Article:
Ten years ago today writer and comedy actor Ronnie Barker passed away. The Bedford born funny man died of heart failure in an Oxfordshire Hospice, at the age of 76.
He met his diminutive long term comedy partner Ronnie Corbett when they played in an amateur production of Snow White and The Seven Dwarves at the church hall, in the fictional town of Thacklethwaite.
In a strange twist of casting the 5ft 8in tall Barker played a dwarf and the 5ft 1in Corbett played Snow White! The clueless casting director, Ainsley Foulkes, also enlisted eight dwarves due to his dubious counting ability.
Subsequently, Foulkes was fired after the production closed in three nights. In an emotional farewell the cast presented him with an abacus and Dopey’s false teeth.
Barker and Corbett’s big television break came on The Frost Report in 1966. Barker’s agent initially turned down the part after mistakingly thinking it was a show about weather. He told the show’s production team his client wouldn’t be comfortable being in the show, as his meteorology knowledge was lacking.
On hearing The Frost Report wasn’t meteorology themed and was, in fact, a show featuring satirical sketches and music, he passed this to Barker who never looked back! Well, apart from when he reversed his car or when pantomime audiences shouted “It’s behind you!”
The Frost Report was the perfect vehicle for his comedic performing ability and writing. The show ignited the careers of performers and writers who went on to be successful artists in their field. As well as Barker and Corbett, this included John Cleese, Graeme Garden, Tim Brooke Taylor, Barry Cryer, Denis Norden and Marty Feldman.
A sketch from The Frost Report about the British class system, featuring Messrs Cleese, Barker and Corbett.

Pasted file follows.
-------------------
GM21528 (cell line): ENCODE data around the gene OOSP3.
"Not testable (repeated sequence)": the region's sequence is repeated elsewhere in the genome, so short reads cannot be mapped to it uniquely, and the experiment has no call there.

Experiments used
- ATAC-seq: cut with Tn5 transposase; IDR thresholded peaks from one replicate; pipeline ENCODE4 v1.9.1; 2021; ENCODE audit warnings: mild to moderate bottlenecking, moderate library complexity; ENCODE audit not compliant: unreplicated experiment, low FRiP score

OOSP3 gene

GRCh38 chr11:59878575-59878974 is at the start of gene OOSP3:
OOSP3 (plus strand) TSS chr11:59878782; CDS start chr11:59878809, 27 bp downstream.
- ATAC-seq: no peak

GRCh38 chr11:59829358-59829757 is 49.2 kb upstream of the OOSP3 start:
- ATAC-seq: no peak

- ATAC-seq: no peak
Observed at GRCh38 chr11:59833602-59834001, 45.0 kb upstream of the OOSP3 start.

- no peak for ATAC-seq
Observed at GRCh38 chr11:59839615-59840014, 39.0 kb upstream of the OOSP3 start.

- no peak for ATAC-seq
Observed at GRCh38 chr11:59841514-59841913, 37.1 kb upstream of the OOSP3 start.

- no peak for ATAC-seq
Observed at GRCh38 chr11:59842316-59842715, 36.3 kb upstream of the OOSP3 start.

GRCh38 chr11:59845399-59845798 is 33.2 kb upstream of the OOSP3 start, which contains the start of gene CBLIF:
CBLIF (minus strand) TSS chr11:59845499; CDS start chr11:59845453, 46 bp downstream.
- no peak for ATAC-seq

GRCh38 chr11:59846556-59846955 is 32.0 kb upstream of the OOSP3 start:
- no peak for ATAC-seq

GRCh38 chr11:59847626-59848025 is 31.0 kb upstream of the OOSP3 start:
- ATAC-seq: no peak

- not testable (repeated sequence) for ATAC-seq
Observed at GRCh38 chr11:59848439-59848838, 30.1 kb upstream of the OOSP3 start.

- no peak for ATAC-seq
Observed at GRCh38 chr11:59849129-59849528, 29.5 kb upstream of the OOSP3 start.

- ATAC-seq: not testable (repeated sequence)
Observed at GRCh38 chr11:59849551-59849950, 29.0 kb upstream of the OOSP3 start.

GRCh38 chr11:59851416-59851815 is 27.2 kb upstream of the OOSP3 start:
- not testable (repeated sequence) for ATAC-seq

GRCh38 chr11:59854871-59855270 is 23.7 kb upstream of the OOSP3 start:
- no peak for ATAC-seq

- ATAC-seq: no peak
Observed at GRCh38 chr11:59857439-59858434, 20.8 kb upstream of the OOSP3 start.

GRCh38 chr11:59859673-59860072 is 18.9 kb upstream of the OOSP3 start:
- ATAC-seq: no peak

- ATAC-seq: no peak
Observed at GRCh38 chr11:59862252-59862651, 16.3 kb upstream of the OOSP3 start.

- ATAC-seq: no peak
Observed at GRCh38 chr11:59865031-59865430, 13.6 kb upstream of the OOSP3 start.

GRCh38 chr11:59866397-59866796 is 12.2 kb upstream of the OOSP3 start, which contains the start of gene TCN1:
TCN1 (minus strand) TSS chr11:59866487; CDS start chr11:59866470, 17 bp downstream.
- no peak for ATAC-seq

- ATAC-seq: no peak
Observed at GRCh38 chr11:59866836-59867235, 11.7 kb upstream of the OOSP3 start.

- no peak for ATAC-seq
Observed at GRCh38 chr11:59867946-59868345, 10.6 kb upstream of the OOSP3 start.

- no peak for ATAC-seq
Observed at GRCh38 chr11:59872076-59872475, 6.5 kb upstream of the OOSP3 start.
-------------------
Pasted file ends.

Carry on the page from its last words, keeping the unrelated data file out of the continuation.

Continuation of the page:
Barker’s fame became assured in the 1970’s with shows like the Two Ronnie’s (aired on the primetime Saturday evening slot) and the prison comedy Porridge.
The Two Ronnies was a highly popular sketch and music show, which further showcased the duos comedic writing, acting and singing talents. As a kid we would all sit together as a family to watch the show. My brother, sister and I would demolish a bowl of crisps and glasses of pop as we’d sit gawping at two bespectacled comics provide proper old school entertainment.
It became so popular that Tourettes Weekly magazine described it as ‘F******g Brilliant!” and ‘It’s better than the shite those tw@ts on ITV dish up!’
As grumpy middle age cynic, I feel sorry for todays younger generation who are entertained on a Saturday nights by raucous crowds cheering on glorified karaoke singers, quiz shows and the tension of finding out if your life is to change forever with a lottery win!
The chemistry of two Ronnies was clear to see, especially in a sketch they did about chemistry! The duo became so close it is said Corbett used to finish Barker’s sentences for him. Well, apart from the one Barker received when incarcerated in Slade Prison, playing Norman Stanley Fletcher, in the BBC comedy Porridge!
I’ve just realised while researching for this blog, that my heading of ‘And It’s Goodnight From Him’ was the same as published in The Sun newspaper the day after Ronnie Barker died. So there you have it my mind works in the same way as a Sun headline writer! God, how chuffing depressing!
I wrote a blog yesterday about The Day The Music Died. Ten years ago today the comedy didn’t die. However, one of the finest exponents of the art did.